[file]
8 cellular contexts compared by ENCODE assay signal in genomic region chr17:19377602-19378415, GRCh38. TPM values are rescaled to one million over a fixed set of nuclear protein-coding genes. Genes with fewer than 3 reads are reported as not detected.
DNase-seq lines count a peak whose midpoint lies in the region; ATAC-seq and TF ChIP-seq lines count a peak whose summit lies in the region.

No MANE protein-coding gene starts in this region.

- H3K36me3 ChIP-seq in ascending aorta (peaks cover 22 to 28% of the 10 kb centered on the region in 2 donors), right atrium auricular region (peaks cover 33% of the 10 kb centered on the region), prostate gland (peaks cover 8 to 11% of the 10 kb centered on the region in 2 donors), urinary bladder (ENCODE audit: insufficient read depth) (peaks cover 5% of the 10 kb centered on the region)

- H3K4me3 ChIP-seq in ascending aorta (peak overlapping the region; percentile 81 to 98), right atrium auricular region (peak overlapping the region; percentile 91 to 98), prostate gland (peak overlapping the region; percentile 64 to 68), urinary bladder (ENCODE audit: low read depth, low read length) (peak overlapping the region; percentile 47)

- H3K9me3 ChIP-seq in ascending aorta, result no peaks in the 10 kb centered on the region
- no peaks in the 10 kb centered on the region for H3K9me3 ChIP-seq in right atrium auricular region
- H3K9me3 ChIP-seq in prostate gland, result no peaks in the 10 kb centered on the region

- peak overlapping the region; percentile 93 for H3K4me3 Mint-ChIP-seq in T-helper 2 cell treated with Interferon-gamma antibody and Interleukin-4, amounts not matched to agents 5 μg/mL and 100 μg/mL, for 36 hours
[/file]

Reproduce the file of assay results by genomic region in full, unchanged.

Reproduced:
8 cellular contexts compared by ENCODE assay signal in genomic region chr17:19377602-19378415, GRCh38. TPM values are rescaled to one million over a fixed set of nuclear protein-coding genes. Genes with fewer than 3 reads are reported as not detected.
DNase-seq lines count a peak whose midpoint lies in the region; ATAC-seq and TF ChIP-seq lines count a peak whose summit lies in the region.

No MANE protein-coding gene starts in this region.

- H3K36me3 ChIP-seq in ascending aorta (peaks cover 22 to 28% of the 10 kb centered on the region in 2 donors), right atrium auricular region (peaks cover 33% of the 10 kb centered on the region), prostate gland (peaks cover 8 to 11% of the 10 kb centered on the region in 2 donors), urinary bladder (ENCODE audit: insufficient read depth) (peaks cover 5% of the 10 kb centered on the region)

- H3K4me3 ChIP-seq in ascending aorta (peak overlapping the region; percentile 81 to 98), right atrium auricular region (peak overlapping the region; percentile 91 to 98), prostate gland (peak overlapping the region; percentile 64 to 68), urinary bladder (ENCODE audit: low read depth, low read length) (peak overlapping the region; percentile 47)

- H3K9me3 ChIP-seq in ascending aorta, result no peaks in the 10 kb centered on the region
- no peaks in the 10 kb centered on the region for H3K9me3 ChIP-seq in right atrium auricular region
- H3K9me3 ChIP-seq in prostate gland, result no peaks in the 10 kb centered on the region

- peak overlapping the region; percentile 93 for H3K4me3 Mint-ChIP-seq in T-helper 2 cell treated with Interferon-gamma antibody and Interleukin-4, amounts not matched to agents 5 μg/mL and 100 μg/mL, for 36 hours